“…but my keys are always in this drawer!”   Sound familiar?  I recently lost my keys.  I knew that they were in the third drawer down of my filing cabinet, except I couldn’t find them there.  I rummaged through the drawer and then walked away scratching my head.  Where could they be?  I checked pockets and the bedside table, the desk and the kitchen work surface.  As time passed and the deadline for me leaving (ideally with the keys) approached, I got slightly more frantic in my searching, but each time returning to the drawer where the key should have been, because they are always in there… Not this time. Having supported several hundred companies, quite possibly more than a thousand, on issues related to accessing talent, it is possible to see patterns in the problems they face and the methods they use to solve them.  The companies have come to the UK from all over the world, operate in all sectors and vary in size from small entrepreneurial teams to global multi-national companies.  When asked, ‘what keeps you awake at night?’ Many of them made very similar statements:

“we can’t find / are unable to recruit an engineer / scientist / technician / developer etc.”.

I have always felt that this is only half a statement.  The second half of the statement is

‘…for the money we are offering, in the place we want them to work.’

The fact is that highly skilled people, particularly in STEM and management careers, are generally not sitting around waiting for people to offer them jobs.  They have jobs, and quite often very good jobs – so you are not just trying to attract them in to your business, you’re actively having to pull them away from the one they are in. So where do you look?  Too often companies are looking in the same place and, failing to find the skilled people they think should be there, jump to the conclusion that there are no engineers / scientists / technicians / developers etc.  Looking for skilled people in clusters of talent creates a demand for labour that outstrips the supply.  By thinking creatively about where to access the skills, or how to access some of the skills and train the rest, companies can broaden the talent pool and develop a healthy supply. Recently an in-company recruiter was explaining that people interviewed well, but didn’t perform as expected when they came to work – ‘people have changed, they want something different from work’ she said.  After some questioning it was clear that although there was recognition that people change and the new people coming into their business may want to work differently to those that are already there, their recruitment and interview process had not changed in 15 years. In-keeping with our current theme of The Nation’s Favourite, I invite you to question your own methods for search, selection and recruitment.  If you are not sure where to start, here are a few ideas and, of course, if you would like us to audit your recruitment and selection process, you only need to ask.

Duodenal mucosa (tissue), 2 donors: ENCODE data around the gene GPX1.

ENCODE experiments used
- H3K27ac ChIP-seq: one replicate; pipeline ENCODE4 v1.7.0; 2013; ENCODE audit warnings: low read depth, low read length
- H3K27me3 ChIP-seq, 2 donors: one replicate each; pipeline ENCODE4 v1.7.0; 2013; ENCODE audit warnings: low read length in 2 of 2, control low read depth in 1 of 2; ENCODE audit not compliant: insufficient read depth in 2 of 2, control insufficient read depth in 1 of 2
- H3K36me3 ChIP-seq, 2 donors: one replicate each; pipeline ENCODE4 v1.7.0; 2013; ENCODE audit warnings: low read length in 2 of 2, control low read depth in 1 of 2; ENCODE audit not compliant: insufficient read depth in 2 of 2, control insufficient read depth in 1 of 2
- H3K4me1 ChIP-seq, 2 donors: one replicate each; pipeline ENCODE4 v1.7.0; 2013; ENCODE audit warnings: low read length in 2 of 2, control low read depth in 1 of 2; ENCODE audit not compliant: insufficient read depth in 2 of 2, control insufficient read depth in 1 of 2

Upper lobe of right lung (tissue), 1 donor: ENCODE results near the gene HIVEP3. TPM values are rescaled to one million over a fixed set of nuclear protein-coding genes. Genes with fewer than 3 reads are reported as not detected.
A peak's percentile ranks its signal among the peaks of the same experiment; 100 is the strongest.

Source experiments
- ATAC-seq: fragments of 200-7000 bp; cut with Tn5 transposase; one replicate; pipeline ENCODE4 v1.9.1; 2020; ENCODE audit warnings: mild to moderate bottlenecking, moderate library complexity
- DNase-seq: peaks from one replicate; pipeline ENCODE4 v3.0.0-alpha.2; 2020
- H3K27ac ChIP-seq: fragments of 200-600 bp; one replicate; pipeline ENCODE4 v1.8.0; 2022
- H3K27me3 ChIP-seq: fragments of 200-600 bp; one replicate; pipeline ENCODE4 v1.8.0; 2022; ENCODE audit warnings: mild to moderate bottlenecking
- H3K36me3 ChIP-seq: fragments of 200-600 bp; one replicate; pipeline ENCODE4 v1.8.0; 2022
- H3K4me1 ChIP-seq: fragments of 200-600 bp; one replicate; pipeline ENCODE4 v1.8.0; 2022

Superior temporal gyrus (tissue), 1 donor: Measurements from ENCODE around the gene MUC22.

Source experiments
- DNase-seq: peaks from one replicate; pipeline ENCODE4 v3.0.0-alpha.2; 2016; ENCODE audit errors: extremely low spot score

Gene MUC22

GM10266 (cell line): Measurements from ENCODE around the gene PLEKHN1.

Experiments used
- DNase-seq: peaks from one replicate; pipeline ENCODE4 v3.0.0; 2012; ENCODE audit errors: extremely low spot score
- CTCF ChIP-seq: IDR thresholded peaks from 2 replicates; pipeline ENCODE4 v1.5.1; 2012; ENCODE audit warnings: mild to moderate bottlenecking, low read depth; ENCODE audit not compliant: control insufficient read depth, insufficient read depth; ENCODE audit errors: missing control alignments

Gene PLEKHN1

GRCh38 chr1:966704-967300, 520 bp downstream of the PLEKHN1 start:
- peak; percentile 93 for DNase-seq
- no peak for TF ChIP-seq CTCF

• Have a clear understanding of what your business offers your people, and how it differs to anywhere else they may want to work (not just your direct commercial competitors).
  • Are you searching where everyone else is? Search for talent in unusual places.  If everyone is competing for graduates, go for undergraduates and commit to train them up, or go for graduates from other universities.
  • Do the ‘skills, knowledge and experience’ aspects of your selection process accurately reflect the skills needed to do the job now, and in the future – think ‘management skills’ in particular.
  • Do you replace automatically?  If someone leaves, do you fill the vacancy, or do you audit the requirement?  Do you assess internal capability and review job roles to fill the gap?
  • Are you a Levy payer?  Are you utilising your apprenticeship levy for development?

Effective recruitment saves a business time and money.  Understanding your recruitment needs relies on a sound understanding of the skills, knowledge and competence you need in the business.  If you would like some help in getting to grips with your workforce strategy and recruitment processes, just call to have an initial chat.

By Gareth Preece. A Senior Consultant at Cullen Scholefield, he specialises in strategic workforce planning, talent strategies and organisational effectiveness. Gareth is the former Skills Specialist at the Department for International Trade, a Chartered Member of the Chartered Institute of Personnel & Development, a Member of the Institute of Economic Development and an Associate member of the Institute of Export (IoE) and a member of the IoE Academic Board.


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